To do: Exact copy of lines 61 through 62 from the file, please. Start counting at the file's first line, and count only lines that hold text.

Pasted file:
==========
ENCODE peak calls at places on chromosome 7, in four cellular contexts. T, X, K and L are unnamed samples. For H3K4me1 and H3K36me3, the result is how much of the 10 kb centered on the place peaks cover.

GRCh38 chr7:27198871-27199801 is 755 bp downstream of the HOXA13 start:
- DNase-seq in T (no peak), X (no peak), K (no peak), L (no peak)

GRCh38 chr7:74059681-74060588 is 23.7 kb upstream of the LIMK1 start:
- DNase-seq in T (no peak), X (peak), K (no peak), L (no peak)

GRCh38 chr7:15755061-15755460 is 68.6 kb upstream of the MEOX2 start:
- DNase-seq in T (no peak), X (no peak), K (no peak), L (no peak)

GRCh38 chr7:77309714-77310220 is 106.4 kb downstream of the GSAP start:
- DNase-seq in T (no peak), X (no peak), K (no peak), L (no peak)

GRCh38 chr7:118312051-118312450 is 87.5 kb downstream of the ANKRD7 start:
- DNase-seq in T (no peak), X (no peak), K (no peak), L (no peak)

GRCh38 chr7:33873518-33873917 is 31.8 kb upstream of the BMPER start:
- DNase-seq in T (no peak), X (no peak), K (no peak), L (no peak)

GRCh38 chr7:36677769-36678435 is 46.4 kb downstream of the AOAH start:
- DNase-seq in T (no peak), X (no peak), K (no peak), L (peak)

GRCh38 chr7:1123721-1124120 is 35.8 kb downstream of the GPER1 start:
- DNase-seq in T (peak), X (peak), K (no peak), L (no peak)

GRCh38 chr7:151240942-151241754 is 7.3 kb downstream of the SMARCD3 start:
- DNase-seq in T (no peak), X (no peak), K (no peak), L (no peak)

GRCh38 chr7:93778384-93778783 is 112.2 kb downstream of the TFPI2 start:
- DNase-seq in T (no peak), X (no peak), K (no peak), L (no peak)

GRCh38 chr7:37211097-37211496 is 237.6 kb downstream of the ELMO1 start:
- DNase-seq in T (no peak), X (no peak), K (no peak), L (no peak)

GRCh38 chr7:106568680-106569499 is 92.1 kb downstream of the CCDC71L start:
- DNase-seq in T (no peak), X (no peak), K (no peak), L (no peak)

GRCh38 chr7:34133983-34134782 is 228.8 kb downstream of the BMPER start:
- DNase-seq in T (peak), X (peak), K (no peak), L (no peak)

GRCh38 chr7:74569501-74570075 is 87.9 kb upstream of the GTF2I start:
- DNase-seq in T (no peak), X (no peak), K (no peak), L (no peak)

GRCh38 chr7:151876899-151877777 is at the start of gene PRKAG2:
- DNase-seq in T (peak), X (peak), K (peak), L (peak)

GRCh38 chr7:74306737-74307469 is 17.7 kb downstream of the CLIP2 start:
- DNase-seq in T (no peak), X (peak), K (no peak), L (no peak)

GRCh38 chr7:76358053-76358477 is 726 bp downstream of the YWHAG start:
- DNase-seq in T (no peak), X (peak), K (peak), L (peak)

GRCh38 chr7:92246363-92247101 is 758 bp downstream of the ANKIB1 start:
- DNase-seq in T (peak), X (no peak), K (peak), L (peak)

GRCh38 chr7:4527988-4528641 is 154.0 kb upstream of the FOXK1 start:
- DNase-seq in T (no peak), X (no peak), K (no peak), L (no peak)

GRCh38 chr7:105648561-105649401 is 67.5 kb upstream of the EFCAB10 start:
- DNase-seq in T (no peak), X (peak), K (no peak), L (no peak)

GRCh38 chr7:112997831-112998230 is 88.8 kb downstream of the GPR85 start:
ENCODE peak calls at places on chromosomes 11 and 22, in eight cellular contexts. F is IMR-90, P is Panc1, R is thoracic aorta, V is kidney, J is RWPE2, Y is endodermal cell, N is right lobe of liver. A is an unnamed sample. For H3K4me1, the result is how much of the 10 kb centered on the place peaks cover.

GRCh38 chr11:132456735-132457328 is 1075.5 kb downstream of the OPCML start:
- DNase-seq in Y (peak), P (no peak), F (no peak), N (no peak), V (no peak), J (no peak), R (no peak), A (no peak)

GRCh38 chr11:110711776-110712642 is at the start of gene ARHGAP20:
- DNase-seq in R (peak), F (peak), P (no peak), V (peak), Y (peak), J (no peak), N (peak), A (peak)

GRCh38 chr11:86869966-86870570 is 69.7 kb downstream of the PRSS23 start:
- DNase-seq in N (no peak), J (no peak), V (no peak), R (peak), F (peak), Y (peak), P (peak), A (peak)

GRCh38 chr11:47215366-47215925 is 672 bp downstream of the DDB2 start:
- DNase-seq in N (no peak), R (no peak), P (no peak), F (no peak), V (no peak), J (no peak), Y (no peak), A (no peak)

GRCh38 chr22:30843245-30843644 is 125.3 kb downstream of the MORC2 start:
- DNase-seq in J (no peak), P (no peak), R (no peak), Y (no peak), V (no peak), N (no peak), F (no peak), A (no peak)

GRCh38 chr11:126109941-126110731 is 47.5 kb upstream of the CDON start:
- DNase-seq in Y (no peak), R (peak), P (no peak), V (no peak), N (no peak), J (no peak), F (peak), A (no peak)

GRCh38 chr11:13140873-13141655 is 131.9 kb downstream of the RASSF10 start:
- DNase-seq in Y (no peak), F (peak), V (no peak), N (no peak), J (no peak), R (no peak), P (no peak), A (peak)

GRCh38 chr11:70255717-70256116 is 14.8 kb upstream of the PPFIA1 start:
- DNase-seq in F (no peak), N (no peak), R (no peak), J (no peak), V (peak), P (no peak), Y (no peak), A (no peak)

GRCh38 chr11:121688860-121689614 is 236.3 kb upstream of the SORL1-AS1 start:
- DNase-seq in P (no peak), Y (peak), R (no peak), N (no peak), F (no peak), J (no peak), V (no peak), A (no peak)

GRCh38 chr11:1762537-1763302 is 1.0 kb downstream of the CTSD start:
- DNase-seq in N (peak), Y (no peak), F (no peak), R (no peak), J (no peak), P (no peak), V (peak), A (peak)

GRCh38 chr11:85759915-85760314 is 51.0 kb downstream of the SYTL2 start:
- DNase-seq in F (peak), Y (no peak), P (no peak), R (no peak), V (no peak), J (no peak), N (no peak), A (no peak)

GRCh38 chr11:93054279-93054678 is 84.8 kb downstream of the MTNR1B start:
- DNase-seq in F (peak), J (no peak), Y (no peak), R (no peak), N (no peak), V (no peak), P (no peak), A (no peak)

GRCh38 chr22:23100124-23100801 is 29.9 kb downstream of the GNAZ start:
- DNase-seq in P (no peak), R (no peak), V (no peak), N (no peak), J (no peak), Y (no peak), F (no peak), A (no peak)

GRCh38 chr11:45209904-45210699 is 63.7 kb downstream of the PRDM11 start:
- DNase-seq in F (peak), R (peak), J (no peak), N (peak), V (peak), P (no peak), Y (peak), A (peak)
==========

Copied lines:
- DNase-seq in P (no peak), Y (peak), R (no peak), N (no peak), F (no peak), J (no peak), V (no peak), A (no peak)

GRCh38 chr11:1762537-1763302 is 1.0 kb downstream of the CTSD start: